Donald Trump wants to be a dictator. It’s not enough just to laugh at him | Jonathan Freedland | Opinion | The Guardian

“Draw up a checklist of the semiotics of dictatorship and Trump ticks every one. He muses out loud about being president for life, saying it would be “great”. He’s indicated often that he would not accept the outcome of an election he lost. He’s threatened to jail his political opponents.

He has the despot’s attitude to the truth – lying routinely, even about trivial matters, partly to demonstrate power. So great is his sway over his devotees, he can make them believe even what is provably false.And he has the despot’s contempt for a free press, forever railing against the “fake news” media and all but abolishing the White House daily briefing, which at least aimed to hold successive administrations to account.

Note his abuse of power to pursue vendettas against the companies that own media organisations that displease him: seeking to raise postal charges on Amazon, as retaliation against the Washington Post, owned by Amazon’s Jeff Bezos; and moving to block the AT&T-Time Warner merger to hurt CNN. Trump in North Korea: history as farce first time round Michael H Fuchs Read more.

The most chilling moment of his encounter with Putin last weekend came when the two men bonded over their shared loathing of journalists: “Get rid of them,” Trump said to his Kremlin counterpart, perhaps envious of the toll of 26 murdered journalists notched up in Russia during the Putin years.”

Source: Donald Trump wants to be a dictator. It’s not enough just to laugh at him | Jonathan Freedland | Opinion | The Guardian

Open Letter: To my Trump-supporting family. – My Daughter’s Army

 

“After I left the Navy and joined the real world, I saw more and more of what this country truly was.  The mistreatment of people of color, the judgment and chastisement of the LGBT community, and the everyday sexism.  Unlike the America taught in schools, this place had a lot of scars, scratches, and quite a few gaping wounds.  But still I thought none of them were terminal.  Surely Bill Clinton (for all his flaws) had it right when he said there was nothing wrong with America that couldn’t be cured by what was right in America.  Surely.Up until November 8, 2016, I genuinely believed that, despite its myriad shortcomings, America was still the country that stood up to bullies.  It valued intellect and scientific discovery.  Americans may have disagreed on specific policies, but still had faith that public servants genuinely had the country’s best interests at heart.  Immigration built this country.  And we should always, always protect the innocent and welcome those fleeing poverty, war, or famine with open arms.But America didn’t elect a leader who represents any of those principles.  America didn’t elect a leader with any principles.  And you did that.  You can say you held your nose and voted for the “lesser of two evils,” or that you only voted for Trump because you knew he’d further the policies with which you agreed, even if you found him personally detestable.  But when you and all of the other Trump voters pulled that lever, you weren’t just selecting your preferred presidential candidate.  You were selecting what America was.  And it is nothing like the America I grew up believing in.  To say that your choice and the result it brought about triggered an existential crisis would be an understatement.  My whole life, I’d been an unquestioning, patriotic servant of America because of what I’d believed it stood for.  But in a single night, everything it stood for was revealed as a fraud.  Everything I stood for was a fraud.”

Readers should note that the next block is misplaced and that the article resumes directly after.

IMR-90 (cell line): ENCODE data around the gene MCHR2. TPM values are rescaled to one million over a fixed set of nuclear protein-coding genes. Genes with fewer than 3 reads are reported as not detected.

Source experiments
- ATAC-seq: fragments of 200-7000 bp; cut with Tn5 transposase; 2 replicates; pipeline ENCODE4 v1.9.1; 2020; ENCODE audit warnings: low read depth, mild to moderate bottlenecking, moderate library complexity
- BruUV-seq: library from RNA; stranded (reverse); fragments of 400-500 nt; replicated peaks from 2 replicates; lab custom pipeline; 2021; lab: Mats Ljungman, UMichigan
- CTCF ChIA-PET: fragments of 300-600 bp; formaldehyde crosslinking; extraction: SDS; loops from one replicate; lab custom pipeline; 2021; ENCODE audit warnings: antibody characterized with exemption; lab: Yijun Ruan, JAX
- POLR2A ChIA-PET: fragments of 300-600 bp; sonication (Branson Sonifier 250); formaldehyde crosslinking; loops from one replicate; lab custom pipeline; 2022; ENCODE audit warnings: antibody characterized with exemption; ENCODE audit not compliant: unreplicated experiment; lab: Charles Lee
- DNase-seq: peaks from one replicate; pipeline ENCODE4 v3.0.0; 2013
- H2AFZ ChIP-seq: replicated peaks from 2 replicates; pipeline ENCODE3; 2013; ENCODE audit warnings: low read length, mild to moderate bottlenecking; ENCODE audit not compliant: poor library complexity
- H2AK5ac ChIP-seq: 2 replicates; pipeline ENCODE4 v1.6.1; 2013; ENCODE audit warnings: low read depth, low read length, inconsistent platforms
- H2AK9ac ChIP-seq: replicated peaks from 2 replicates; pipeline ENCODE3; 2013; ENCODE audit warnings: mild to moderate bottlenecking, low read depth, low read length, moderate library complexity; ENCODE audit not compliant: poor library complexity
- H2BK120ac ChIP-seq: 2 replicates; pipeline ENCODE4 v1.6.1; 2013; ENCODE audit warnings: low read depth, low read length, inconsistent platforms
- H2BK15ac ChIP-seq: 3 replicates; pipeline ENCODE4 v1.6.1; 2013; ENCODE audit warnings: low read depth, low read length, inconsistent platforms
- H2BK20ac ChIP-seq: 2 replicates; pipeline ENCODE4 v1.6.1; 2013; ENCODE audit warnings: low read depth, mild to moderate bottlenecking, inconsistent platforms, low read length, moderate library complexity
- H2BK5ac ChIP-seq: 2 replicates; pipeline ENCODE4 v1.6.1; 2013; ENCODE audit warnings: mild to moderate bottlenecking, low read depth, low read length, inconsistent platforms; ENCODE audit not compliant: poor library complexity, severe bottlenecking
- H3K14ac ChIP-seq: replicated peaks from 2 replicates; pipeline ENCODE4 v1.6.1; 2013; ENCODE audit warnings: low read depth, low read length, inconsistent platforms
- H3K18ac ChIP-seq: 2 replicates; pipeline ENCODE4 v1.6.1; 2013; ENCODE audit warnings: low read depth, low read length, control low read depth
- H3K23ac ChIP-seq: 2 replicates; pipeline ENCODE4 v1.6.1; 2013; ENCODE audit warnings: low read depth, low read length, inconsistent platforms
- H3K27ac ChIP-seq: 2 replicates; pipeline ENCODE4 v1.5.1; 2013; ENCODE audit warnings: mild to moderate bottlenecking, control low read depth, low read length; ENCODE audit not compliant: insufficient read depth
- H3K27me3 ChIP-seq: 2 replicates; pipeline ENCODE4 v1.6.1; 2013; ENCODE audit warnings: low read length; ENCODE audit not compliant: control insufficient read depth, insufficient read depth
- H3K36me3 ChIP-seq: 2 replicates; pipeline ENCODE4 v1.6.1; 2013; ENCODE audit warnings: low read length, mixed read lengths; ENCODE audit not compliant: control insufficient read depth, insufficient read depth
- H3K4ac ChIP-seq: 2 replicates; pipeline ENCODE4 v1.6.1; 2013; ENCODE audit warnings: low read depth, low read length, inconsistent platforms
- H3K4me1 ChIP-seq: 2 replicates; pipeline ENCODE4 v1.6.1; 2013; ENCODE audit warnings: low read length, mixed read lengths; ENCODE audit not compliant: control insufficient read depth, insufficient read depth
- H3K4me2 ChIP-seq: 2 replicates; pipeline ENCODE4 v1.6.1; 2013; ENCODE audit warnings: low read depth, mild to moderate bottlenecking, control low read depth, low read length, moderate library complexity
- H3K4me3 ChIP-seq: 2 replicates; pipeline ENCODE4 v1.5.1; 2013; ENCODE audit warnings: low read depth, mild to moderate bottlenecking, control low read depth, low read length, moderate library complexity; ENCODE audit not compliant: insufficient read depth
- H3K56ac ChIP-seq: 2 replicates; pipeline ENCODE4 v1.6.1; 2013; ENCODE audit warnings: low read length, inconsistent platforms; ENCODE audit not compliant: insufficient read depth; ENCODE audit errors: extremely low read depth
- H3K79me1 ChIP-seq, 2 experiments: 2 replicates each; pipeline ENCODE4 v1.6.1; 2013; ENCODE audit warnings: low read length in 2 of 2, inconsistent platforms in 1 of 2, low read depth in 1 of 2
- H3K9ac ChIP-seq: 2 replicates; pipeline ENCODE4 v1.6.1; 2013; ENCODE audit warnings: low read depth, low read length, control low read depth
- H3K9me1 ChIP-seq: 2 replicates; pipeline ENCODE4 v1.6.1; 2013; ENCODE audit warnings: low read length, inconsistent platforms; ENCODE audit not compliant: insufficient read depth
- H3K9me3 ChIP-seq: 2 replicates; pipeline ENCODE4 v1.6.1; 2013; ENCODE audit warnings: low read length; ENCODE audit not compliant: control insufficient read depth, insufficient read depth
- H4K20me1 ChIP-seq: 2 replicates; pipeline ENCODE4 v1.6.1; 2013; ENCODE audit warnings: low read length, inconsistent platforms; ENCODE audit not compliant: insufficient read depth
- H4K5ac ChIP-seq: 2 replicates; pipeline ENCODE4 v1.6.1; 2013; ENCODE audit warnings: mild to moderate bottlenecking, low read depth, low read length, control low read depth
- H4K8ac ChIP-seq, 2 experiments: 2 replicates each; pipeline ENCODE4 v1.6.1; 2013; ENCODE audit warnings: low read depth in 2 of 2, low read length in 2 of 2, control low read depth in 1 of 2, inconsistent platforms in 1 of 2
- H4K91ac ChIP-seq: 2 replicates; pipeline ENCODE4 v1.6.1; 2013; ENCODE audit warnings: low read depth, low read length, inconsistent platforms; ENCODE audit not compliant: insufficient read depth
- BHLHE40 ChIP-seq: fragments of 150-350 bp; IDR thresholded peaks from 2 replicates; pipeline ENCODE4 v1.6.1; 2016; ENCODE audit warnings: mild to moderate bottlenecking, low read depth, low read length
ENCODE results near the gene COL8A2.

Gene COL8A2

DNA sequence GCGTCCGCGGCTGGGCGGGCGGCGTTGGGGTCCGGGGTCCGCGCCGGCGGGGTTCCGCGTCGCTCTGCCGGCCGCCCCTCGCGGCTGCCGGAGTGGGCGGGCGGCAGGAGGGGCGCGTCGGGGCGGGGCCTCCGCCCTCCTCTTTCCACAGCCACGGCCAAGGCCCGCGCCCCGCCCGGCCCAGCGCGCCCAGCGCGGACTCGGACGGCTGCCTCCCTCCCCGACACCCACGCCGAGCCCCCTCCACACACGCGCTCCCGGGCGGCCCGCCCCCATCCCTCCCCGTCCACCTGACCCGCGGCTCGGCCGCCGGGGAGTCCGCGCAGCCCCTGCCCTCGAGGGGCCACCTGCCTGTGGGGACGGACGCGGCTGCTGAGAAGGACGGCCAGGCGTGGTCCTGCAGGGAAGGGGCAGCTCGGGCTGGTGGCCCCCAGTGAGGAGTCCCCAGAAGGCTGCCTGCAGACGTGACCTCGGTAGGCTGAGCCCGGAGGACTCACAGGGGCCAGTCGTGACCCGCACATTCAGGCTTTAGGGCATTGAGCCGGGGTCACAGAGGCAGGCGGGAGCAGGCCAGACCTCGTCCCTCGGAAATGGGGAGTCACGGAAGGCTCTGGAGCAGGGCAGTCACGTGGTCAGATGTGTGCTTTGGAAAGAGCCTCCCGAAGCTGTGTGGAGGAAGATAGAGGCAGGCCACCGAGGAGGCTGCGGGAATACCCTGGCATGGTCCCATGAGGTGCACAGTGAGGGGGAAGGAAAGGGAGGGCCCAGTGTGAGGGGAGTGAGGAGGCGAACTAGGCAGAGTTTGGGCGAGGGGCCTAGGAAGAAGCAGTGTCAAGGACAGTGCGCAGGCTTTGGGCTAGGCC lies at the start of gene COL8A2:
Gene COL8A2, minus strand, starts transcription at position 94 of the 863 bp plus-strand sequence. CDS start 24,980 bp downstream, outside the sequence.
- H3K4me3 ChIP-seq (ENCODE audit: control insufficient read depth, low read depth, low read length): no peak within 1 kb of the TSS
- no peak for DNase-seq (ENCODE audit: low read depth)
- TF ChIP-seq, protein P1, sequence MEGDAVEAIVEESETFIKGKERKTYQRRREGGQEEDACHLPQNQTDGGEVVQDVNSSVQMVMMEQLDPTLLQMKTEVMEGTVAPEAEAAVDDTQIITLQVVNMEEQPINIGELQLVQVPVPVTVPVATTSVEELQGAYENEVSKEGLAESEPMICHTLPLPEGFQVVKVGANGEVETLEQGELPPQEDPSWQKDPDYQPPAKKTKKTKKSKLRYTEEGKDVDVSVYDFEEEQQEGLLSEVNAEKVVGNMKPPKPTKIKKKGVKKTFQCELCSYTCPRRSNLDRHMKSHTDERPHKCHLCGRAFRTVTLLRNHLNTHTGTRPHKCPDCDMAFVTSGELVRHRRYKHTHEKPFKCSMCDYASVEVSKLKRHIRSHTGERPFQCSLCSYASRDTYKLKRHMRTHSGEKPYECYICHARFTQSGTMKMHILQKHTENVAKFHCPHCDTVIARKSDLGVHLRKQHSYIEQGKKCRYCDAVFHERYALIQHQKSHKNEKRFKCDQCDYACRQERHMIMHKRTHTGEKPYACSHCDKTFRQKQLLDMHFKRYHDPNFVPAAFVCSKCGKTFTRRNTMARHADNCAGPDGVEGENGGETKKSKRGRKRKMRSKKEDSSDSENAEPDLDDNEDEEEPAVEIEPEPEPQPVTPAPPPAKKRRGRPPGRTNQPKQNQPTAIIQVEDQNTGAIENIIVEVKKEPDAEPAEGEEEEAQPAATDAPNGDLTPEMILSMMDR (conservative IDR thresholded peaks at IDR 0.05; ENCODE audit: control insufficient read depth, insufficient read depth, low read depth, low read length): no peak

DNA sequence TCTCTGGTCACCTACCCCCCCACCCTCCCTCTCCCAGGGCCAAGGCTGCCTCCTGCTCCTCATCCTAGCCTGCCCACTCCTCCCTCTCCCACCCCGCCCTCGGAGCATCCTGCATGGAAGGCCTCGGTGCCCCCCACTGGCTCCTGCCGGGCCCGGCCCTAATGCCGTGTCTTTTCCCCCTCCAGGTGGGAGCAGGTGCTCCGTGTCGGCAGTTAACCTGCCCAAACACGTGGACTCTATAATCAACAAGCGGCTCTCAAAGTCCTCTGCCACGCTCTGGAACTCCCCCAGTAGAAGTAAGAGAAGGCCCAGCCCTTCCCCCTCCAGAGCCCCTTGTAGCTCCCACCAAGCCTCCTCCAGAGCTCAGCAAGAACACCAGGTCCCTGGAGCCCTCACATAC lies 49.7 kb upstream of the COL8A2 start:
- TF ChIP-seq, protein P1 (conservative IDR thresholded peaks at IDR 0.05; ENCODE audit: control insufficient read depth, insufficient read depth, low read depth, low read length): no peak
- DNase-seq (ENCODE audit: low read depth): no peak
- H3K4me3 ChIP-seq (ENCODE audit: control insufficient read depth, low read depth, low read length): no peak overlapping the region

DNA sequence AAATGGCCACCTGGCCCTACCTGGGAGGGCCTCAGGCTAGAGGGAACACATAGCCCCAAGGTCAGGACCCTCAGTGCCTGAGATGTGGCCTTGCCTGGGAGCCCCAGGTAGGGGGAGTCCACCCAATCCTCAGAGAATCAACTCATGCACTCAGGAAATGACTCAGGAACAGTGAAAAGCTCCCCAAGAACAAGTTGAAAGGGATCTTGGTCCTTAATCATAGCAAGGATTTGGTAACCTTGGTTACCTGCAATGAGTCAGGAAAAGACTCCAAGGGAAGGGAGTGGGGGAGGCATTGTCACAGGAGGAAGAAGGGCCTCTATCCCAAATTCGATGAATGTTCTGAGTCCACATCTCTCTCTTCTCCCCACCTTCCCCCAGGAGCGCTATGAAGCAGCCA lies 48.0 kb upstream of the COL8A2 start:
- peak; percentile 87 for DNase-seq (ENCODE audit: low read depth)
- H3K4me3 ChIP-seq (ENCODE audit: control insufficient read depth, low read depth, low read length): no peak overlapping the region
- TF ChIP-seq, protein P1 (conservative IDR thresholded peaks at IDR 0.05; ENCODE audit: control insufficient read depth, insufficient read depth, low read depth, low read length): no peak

Source: Open Letter: To my Trump-supporting family. – My Daughter’s Army